With those words, Criswell College student Josiah Presley introduced himself to the National Convention for Life. He further shares his moving testimony of discovering his birth mother’s intent to have him aborted. Yet, by God’s grace, a family was moved to adopt him and raise them as their own. You can watch Josiah’s testimony below.
**This post was written for the church I currently pastor. As such, it is intentionally pastoral. I have sought to avoid overly technical language and am speaking within the framework of a particular conversation.**
The Lord is not slow about His promise, as some count slowness, but is patient toward you, not wishing for any to perish but for all to come to repentance. 2 Peter 3:9
The ebb and flow of church life coupled with the natural imbalance that accompanies human nature often leads well-meaning believers in Jesus Christ to emphasize various doctrines and neglect others.
In the past decade, the controversy that often swirled within church walls had to do with end times. Church hallways echoed the sounds of people reading from their Scofield reference Bible about the hidden meaning of the rider upon the red horse while others shared coffee in the living room and tried to determine which of the broken seals the news headlines of the day pointed toward.
In other areas the church was captured by political eccentricities that were of no value to the spreading of the Gospel of Jesus Christ. Both conversations can be entertaining, but when they lead to human speculation rather than Godly revelation (what people think rather than what God has said) they are quite unfruitful.
Today is no different than those days in that humanity is no different. Though our areas of imbalance may shift from one generation to the next, we are always in need of correcting this lack of balance in our understanding.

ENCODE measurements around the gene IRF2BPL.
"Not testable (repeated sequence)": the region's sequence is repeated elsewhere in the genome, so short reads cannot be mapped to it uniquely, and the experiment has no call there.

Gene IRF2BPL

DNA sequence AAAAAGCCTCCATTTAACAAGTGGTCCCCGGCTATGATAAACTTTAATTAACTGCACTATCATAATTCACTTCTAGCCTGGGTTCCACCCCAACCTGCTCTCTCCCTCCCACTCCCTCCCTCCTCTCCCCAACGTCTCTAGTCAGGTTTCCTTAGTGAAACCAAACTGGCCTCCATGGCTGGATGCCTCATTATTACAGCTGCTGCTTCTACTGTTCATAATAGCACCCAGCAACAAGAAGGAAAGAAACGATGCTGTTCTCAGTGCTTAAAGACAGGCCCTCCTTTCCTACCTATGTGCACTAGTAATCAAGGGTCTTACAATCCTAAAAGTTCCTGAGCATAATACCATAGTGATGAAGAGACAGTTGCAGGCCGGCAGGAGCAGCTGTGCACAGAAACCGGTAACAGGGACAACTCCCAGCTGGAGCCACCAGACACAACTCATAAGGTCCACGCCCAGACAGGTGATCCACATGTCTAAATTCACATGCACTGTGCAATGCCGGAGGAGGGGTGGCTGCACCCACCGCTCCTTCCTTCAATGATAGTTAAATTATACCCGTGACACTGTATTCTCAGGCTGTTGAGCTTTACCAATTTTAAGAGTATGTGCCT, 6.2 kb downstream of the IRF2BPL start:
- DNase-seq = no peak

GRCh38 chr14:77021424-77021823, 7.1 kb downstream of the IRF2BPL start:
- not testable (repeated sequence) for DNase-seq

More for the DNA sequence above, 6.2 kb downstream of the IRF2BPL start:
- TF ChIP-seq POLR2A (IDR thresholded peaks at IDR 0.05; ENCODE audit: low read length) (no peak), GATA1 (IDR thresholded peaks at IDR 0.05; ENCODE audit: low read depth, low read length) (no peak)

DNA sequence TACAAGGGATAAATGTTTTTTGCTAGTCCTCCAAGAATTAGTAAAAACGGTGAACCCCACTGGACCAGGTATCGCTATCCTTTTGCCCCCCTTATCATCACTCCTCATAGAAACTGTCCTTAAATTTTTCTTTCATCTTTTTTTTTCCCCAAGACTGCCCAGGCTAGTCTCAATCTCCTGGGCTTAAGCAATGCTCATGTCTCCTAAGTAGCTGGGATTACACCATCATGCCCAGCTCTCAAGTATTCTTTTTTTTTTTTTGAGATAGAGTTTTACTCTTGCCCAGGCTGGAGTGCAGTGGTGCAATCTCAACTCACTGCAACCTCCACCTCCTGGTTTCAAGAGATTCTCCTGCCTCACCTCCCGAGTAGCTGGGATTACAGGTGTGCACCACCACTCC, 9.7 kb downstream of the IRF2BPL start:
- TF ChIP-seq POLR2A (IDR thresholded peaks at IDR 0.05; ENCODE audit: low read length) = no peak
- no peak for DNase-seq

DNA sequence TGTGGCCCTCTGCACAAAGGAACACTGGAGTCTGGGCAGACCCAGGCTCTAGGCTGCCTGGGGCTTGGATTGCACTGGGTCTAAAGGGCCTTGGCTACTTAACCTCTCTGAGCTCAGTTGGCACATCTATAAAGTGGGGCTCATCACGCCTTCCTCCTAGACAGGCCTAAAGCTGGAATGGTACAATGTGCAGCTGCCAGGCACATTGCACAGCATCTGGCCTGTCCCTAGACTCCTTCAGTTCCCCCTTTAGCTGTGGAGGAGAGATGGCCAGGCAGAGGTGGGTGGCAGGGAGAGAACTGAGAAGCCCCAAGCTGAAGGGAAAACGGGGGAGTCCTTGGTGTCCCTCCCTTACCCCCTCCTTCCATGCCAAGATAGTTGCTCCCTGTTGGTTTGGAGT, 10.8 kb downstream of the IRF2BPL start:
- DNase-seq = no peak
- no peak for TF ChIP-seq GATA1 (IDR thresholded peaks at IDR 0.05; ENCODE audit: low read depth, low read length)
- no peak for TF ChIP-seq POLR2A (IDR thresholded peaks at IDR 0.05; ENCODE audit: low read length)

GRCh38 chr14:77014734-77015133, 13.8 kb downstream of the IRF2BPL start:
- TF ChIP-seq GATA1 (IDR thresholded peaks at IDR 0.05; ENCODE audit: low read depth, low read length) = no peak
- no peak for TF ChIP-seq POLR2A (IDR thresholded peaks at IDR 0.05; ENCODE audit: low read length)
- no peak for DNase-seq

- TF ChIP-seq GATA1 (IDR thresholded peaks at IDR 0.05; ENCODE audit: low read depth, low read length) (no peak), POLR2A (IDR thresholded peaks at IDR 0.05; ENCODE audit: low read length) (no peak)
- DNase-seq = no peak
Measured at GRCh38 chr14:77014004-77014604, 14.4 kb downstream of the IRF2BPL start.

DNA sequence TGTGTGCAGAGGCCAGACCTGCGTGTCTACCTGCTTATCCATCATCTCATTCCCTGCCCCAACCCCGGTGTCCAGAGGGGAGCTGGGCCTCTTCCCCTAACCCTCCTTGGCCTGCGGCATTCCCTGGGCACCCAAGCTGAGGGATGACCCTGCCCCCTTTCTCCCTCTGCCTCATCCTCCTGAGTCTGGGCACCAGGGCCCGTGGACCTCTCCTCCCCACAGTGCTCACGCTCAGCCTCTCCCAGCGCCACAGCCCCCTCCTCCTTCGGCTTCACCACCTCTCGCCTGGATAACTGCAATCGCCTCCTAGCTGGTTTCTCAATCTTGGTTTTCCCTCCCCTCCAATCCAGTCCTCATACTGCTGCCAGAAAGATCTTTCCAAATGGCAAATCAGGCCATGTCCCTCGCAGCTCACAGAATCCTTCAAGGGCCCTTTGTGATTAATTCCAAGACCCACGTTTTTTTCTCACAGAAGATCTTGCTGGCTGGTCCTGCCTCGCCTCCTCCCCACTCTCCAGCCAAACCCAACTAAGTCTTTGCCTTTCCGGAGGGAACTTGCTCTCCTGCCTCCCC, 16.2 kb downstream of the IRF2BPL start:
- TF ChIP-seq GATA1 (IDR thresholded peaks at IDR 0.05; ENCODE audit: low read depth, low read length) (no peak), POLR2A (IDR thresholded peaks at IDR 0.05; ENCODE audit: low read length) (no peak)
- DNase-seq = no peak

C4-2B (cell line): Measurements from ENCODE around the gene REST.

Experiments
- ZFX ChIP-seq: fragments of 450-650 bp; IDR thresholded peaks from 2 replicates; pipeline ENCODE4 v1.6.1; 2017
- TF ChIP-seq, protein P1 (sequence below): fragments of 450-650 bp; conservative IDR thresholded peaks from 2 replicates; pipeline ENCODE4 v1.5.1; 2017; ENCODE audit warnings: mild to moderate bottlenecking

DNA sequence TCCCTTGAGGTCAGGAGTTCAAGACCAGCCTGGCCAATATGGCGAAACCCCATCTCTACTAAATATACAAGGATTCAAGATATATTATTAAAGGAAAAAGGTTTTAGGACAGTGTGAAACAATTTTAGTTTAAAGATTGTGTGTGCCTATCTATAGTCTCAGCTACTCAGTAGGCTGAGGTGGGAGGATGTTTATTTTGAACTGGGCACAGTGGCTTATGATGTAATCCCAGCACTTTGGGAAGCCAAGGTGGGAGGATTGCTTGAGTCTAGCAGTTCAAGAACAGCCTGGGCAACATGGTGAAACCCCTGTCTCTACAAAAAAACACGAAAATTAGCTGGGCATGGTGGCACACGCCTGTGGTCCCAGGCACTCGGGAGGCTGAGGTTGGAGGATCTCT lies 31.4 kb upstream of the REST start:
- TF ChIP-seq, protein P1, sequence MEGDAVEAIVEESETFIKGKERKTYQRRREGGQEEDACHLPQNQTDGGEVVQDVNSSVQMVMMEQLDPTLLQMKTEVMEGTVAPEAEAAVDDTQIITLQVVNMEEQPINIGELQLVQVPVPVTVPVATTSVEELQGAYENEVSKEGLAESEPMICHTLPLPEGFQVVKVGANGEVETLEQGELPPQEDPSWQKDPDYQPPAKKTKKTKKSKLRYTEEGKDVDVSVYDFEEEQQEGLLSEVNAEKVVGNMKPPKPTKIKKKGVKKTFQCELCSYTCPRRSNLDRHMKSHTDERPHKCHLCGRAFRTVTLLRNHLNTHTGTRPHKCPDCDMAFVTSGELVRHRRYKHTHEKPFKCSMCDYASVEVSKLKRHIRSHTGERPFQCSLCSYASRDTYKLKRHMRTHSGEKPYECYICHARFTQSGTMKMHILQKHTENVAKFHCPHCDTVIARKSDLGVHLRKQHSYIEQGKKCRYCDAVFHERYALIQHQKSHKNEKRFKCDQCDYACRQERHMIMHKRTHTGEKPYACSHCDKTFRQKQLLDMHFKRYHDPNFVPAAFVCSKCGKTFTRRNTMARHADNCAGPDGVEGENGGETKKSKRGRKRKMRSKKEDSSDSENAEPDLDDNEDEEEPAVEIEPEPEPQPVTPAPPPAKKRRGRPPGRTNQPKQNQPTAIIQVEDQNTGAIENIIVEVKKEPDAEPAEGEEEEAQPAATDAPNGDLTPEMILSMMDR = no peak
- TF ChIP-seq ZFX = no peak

When I first entered the pastorate nearly 15 years ago, there was rarely a week that went by that a person did not have some biblical question about a vague reference to an end time event that defied the understanding of many conversations over numerous cups of coffee.
I discovered rather quickly that, though the end times discussion may interest a lot of people, they have rarely been helpful to the work of the Gospel. Not because the end times are unimportant, (for their presence in Scripture indicates that they are important) but because humanities tendency to become imbalanced creates motives for discussion that are damaging to the ministry.
Today, the question has shifted from “What does the blowing of the third trumpet symbolize” to “Did Christ only die for a few, or did He die for everyone?” This debate has been present within the lives of believers for almost 2,000 years. Good men have fought unwise battles with impure motives for all of human history, to our shame.
Though the debate is often confusing, I will offer my simplified explanation and personal conclusion in a brief manner, supported by four reasons.
First, the Bible tells us that Man was created in the “image of God” (Genesis 1:16-30). To be created in the image of God is, in and of itself, a difficult doctrine to understand. But at a minimum, it teaches
- That mankind is relational. Mankind is created with a need for relationship, for the essence of God is triune, Father, Son, and Holy Spirit living in eternal love for one another. Therefore, to be human means to be relational.
- That mankind is responsible. Man has been granted extensive responsibilities for the manner in which he conducts his life within Creation. In the Creation account of Genesis 1:26-30, God has deposited within mankind “dominion” by which he is to populate the earth, steward the earth, and carry limited dominion over the earth. That means that to be an image bearer of God brings with it the ability to be responsible for the decisions that are made.
Sometimes it is argued that God has decreed everything. He has irresistibly determined who goes to Heaven and who goes to Hell. Therefore, each person bears no responsibility for His own destination. However, among other things, this totally ignores the responsibility every person has been given for how they respond to the gracious offer of God in Christ.